PAO opens hotline for bullet-planting victims
MANILA, Philippines — The Public Attorney’s Office opened its hotline (02-929-9436) to victims of the “tanim-bala” (bullet-planting) scheme in airports.
PAO chief Persida Acosta said the agency could send lawyers to help those stopped at the airport for allegedly carrying bullets in their luggage.
Acosta warned that those planting or inserting evidence could be charged with “incriminatory machinations” punishable by up to six months in jail under Article 363 of the Revised Penal Code while the planting of ammunition could be punished with up to 40 years in jail under Section 38 of Republic Act No. 10591 or the the Comprehensive Firearms Act.
The Catholic Bishops Conference of the Philippines called on the government, on Monday, to undertake a “more effective, forceful action” against those responsible for the “tanim-bala” scheme in the country’s airports.
The CBCP-Episcopal Commission on Migrants and Itinerant People called on airport authorities to investigate those who have been tasked with inspecting baggage, specifically those who apprehended the “bullet carriers.”
“They should look into their work records and lifestyle,” the commission’s chair, Balanga Bishop Ruperto Santos, said in a statement.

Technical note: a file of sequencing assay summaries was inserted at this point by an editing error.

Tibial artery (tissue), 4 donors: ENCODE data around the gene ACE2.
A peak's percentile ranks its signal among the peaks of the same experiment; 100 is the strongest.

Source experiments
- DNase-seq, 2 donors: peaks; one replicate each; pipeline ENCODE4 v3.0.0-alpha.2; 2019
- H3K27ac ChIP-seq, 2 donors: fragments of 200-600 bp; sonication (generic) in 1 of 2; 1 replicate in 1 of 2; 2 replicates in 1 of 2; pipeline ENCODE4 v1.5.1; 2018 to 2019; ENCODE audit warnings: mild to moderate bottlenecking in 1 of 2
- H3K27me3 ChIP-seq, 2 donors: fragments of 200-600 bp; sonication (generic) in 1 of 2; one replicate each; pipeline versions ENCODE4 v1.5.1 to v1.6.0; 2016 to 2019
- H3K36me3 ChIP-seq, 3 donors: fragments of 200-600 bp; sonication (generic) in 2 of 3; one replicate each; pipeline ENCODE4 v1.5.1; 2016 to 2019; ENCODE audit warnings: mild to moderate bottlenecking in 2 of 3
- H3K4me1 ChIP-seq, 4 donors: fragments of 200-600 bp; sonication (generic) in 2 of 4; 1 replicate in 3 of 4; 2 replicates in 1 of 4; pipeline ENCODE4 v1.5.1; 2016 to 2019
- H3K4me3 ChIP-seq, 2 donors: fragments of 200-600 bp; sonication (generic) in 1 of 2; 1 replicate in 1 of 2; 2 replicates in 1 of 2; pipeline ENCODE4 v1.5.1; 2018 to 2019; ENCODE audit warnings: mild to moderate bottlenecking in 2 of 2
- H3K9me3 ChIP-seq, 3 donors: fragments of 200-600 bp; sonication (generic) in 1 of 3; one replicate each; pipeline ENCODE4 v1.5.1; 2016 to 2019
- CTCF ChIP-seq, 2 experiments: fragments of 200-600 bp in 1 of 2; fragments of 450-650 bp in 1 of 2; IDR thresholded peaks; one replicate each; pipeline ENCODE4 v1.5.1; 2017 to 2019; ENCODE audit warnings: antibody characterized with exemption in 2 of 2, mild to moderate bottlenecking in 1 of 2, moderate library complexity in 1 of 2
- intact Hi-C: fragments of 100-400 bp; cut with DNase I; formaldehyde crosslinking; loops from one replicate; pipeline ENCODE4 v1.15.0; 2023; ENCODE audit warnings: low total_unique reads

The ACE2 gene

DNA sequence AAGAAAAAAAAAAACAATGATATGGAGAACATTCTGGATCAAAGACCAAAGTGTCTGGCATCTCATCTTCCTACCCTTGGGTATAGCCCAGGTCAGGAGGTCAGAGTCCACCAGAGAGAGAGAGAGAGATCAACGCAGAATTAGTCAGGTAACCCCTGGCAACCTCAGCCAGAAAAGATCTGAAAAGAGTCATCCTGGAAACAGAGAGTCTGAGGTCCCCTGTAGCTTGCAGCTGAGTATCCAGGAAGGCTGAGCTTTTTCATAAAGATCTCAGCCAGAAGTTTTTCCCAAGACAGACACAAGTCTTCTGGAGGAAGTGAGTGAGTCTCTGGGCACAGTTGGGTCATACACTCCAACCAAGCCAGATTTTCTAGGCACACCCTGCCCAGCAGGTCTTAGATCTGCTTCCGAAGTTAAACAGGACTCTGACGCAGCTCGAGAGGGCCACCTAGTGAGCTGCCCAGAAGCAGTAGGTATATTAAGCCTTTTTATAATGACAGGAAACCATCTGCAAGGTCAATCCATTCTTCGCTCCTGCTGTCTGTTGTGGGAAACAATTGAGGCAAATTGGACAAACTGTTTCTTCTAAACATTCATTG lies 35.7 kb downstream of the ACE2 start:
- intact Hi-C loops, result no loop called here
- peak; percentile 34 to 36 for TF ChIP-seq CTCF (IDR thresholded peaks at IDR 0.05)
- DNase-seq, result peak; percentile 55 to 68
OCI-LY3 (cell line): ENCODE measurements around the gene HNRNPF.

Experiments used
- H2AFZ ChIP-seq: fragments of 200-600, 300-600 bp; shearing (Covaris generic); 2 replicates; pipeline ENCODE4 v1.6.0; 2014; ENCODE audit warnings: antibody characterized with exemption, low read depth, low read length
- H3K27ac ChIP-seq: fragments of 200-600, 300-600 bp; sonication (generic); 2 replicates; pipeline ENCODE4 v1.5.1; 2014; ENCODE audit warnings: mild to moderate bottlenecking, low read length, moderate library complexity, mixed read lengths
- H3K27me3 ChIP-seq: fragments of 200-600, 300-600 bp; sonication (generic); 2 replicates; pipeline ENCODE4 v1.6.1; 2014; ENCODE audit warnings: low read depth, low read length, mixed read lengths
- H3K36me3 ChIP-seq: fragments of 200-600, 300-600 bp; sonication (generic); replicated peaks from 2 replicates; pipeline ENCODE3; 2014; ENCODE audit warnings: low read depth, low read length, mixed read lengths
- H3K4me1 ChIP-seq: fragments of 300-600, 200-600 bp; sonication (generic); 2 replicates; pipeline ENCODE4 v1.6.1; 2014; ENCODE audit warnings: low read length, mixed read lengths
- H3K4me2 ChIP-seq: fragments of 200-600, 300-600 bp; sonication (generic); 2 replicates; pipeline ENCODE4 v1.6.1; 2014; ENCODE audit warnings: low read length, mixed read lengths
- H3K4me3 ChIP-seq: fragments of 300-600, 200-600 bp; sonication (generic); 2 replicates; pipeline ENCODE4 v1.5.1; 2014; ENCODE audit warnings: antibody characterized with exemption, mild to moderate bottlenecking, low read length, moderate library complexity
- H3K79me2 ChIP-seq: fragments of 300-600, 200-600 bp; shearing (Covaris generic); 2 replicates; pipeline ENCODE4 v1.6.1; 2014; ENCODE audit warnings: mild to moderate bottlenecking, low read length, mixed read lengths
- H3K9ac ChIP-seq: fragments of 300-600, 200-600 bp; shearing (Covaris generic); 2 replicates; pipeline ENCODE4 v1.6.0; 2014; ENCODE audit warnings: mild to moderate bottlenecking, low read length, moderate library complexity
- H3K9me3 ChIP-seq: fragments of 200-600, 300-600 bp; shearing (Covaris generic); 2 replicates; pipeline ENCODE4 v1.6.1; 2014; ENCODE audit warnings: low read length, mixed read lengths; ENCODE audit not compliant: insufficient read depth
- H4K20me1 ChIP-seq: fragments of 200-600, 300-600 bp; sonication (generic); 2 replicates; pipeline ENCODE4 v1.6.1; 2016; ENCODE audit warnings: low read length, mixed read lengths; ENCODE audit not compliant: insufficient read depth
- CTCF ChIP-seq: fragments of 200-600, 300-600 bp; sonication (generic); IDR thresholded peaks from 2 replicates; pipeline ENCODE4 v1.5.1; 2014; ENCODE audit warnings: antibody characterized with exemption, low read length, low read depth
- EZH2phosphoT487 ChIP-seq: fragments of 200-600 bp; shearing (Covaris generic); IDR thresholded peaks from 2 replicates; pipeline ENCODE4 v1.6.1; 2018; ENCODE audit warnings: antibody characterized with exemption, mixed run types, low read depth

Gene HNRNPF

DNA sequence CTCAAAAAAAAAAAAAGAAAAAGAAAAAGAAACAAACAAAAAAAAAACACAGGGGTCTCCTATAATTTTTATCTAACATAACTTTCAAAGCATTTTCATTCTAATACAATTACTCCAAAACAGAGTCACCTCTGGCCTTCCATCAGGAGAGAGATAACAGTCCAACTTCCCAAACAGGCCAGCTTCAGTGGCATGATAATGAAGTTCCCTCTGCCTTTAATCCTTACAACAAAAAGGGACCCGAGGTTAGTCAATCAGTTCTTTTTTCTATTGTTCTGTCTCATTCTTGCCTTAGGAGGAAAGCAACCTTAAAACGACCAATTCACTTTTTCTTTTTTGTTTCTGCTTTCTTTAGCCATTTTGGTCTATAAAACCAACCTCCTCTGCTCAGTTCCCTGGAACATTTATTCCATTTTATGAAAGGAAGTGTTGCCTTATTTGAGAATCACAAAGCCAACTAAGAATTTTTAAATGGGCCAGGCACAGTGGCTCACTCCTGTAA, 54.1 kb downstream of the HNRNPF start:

He called on the government “to put an end to this shameful practice; investigate and punish those who are behind this.”
“Tanim-bala is a big thing to our overseas Filipino workers. It should be a big thing for our country’s reputation because it gives lie to the tourism slogan, because there is no fun in extortion,” the bishop added, lamenting that airport authorities seemingly have been belittling the incidents.
The prelate said the ‘tanim-bala’ incidents must have been perpetrated by people knowledgeable about the the airport and its security setup.
“’Tanim-bala’ is obviously a scam, perhaps operated by an internal airport ‘syndicate’ of security and lay personnel. It takes advantage of a law that prohibits and penalizes the bringing out of the country such restricted items as bullets. While the law may have the welfare and security of the country at heart, it had been exploited also by those who have extortion in their hearts,” he said.
Santos said he was saddened that primary victims were the “hardworking and unsuspecting overseas Filipino workers” as well as tourists and foreigners.
“Our OFWs travel to go to foreign countries to earn a living for their families back home. Tourists are our visitors and deserving of our hospitality. Why do we allow them to become victims of this criminal act right in our airports?” he asked.
The bishop reminded the OFWs “to be ever vigilant and watchful” and offered prayers to those who have been victimized by the scam or those at risk of being victimized.
Santos suggested that travelers who thought the bullets were amulets should just be let go.
“Can’t the authorities confiscate them in the same way as knives and nail cutters and then let the carriers go? Perhaps it is time for our lawmakers to revisit this law to make it clearer and more effective in warding off the real security threats to our country and not be used by criminal-minded people to prey on the innocent,” he suggested. SFM
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